OTTAWA: The Justice Centre is pleased to announce that the Crown has stayed 49 charges against seven Freedom Convoy protestors who took part in a peaceful protest in Ottawa. In the past two weeks, the Crown stayed these charges due to a lack of evidence. The seven protestors participated in the peaceful Ottawa protest that occurred in January to February 2022, and saw thousands of truckers and Canadians assemble to protest government covid restrictions and vaccine mandates. The protestors were charged with mischief, mischief to property, disobeying a lawful order, and obstruction of a peace officer. All seven maintain their innocence and believe that the right to peaceful protest is essential for a healthy democracy.
The Justice Centre retained Ottawa lawyer Ms. Monick Grenier to represent Mr. Rob McGown, Mr. Nick Moir, and Mr. Michael Flannery, among others. Ms. Diane Magas was retained to represent Mr. Alexandru Naiche and Mr. Mathieu Monette.
The Ottawa Freedom Convoy was a peaceful demonstration that lasted for three weeks from January until February 2022. Protestors gathered in front of Federal Parliament headquarters to protest the federal government’s vaccination mandates. No criminal charges were laid for weeks against the protestors. On February 14, 2022, the Government of Canada declared a public order emergency under the Emergencies Act that was in effect until February 23, 2022. Using this declaration as a pretext, law enforcement cracked down on the peaceful demonstrators dramatically, including trampling a disabled elderly indigenous woman with a horse.
Mr. McGown, one of the protestors whose charges have been stayed, is a veteran with PTSD who guarded the Tomb of the Unknown Solider with other veterans during the protest. On February 18, 2022, heavily armed police arrived to disperse the protestors not far from the Tomb. Mr. McGown was arrested as a result.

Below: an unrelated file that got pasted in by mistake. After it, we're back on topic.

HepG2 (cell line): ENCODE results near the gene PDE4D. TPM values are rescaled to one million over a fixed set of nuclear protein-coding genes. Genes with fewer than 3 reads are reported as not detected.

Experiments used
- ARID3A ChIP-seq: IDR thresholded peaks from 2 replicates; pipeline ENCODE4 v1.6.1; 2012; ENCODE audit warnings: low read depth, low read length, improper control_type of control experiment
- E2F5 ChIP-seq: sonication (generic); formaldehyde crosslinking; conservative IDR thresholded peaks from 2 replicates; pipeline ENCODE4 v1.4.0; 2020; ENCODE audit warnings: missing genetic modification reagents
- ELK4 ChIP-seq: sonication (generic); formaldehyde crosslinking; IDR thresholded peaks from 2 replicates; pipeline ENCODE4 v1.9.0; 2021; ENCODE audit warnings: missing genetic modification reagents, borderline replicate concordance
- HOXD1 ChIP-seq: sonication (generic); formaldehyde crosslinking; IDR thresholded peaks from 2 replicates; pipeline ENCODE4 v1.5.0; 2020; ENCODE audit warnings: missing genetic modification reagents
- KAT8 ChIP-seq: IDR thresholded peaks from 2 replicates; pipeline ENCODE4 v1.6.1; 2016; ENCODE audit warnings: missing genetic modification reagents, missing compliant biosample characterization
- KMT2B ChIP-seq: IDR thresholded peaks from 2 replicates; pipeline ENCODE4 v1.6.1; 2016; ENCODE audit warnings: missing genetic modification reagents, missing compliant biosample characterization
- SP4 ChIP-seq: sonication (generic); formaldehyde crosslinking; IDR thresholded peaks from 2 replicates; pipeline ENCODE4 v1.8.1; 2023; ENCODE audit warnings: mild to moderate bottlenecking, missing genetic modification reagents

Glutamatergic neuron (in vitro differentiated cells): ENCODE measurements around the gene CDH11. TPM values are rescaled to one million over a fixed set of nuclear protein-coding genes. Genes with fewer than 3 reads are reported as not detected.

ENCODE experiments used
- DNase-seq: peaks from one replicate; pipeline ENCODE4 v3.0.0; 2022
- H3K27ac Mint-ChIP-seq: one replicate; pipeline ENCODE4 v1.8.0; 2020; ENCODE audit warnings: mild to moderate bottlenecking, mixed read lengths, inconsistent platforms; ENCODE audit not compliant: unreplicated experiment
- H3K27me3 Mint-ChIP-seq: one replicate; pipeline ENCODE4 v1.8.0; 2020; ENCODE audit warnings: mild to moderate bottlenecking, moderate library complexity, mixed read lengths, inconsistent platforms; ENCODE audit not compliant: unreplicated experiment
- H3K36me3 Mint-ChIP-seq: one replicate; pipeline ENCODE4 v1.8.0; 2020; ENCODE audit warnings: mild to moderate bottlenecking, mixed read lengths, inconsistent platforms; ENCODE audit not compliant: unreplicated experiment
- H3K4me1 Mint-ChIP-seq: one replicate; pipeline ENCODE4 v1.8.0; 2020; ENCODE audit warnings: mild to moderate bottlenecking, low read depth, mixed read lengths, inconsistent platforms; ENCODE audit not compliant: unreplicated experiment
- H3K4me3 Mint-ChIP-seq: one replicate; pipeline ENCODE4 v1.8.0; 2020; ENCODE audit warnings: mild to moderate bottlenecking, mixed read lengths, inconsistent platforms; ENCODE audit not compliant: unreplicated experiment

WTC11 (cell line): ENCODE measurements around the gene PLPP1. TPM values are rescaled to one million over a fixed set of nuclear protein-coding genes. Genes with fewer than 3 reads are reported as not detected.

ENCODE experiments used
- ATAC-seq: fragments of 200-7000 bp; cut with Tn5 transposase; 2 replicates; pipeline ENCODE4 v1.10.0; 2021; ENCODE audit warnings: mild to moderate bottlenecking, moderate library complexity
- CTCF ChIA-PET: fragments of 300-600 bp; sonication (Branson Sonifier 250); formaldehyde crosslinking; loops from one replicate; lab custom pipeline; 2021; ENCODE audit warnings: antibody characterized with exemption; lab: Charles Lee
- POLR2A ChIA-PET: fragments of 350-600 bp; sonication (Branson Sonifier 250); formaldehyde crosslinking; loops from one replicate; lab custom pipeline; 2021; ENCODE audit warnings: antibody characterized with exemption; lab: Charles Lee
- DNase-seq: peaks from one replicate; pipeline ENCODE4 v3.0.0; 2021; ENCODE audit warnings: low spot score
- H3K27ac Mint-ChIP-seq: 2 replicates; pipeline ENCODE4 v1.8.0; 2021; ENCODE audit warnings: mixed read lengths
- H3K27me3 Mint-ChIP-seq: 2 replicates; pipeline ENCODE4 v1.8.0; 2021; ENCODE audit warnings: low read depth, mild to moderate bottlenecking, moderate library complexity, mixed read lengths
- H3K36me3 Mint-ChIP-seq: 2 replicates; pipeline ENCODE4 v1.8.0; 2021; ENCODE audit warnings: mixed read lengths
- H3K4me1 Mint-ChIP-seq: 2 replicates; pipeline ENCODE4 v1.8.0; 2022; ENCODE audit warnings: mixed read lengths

Mr. Flannery is another protestor, from Virden, Manitoba and works as a technician installing flow lines in the oil patch. He is 36 years old, married with three children. He saw the divisiveness of the vaccination mandates and was concerned about the direction the country was going. He believes that participating in legal protest and making his voice heard is a vital part of stopping this trajectory for the sake of his children.
The Crown stayed the charges because it lacked evidence to prosecute these protestors. A key piece of missing evidence are the arresting officer’s notes, which the Crown failed to obtain for all charges related to the seven protestors. Without these notes, the Crown could not prove the grounds for arrest or have a reasonable chance of conviction. In Mr. Monette’s case, the Crown could not obtain the identity of the arresting RCMP officers nor provide details of the arrest.
The Justice Centre will be participating in the Emergencies Act inquiry, and will make evidentiary, factual and legal submissions, submit policy papers, suggest and cross-examine witnesses, and/or participate in policy roundtables and deliberations. The public hearing will be livestreamed starting September 19, 2022.